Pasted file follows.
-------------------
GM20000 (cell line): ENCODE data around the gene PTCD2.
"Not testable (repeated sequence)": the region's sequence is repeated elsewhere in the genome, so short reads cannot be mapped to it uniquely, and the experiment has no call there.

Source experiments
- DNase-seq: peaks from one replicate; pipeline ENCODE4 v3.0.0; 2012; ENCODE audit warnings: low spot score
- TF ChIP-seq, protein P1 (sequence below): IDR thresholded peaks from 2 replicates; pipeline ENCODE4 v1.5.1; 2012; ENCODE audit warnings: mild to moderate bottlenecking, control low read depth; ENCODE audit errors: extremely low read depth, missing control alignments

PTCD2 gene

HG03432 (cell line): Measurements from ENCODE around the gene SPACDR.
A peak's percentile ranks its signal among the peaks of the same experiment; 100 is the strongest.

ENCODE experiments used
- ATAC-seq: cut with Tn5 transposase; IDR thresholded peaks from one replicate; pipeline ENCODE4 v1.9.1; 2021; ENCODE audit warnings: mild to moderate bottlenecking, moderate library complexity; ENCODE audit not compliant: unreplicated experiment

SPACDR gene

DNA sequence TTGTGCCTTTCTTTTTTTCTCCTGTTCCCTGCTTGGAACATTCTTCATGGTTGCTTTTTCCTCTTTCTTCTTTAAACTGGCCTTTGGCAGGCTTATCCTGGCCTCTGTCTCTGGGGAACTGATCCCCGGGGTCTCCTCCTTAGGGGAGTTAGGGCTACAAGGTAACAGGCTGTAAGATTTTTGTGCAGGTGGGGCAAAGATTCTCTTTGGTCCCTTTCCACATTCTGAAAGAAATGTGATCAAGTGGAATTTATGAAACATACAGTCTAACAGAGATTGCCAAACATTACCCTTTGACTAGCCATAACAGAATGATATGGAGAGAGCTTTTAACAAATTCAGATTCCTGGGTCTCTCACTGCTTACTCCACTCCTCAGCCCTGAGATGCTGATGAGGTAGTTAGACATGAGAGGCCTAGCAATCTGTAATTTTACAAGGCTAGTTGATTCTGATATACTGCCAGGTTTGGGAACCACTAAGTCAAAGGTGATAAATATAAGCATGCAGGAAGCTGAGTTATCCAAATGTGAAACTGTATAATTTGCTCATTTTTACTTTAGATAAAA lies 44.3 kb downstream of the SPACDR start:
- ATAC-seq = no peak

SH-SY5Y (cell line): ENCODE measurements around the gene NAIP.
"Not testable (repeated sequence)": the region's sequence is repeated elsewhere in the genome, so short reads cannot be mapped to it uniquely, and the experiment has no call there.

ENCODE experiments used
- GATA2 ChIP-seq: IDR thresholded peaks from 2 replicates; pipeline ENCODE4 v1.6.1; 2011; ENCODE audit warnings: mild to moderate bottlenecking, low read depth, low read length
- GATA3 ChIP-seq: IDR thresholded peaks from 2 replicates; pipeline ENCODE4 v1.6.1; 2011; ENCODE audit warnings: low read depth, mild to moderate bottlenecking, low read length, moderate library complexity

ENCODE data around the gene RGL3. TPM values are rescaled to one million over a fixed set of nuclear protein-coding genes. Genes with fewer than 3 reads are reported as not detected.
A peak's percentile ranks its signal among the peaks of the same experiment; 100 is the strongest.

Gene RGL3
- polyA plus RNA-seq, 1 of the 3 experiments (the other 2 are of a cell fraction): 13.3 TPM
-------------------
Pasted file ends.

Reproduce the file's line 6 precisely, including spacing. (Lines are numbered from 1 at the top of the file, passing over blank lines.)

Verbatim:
PTCD2 gene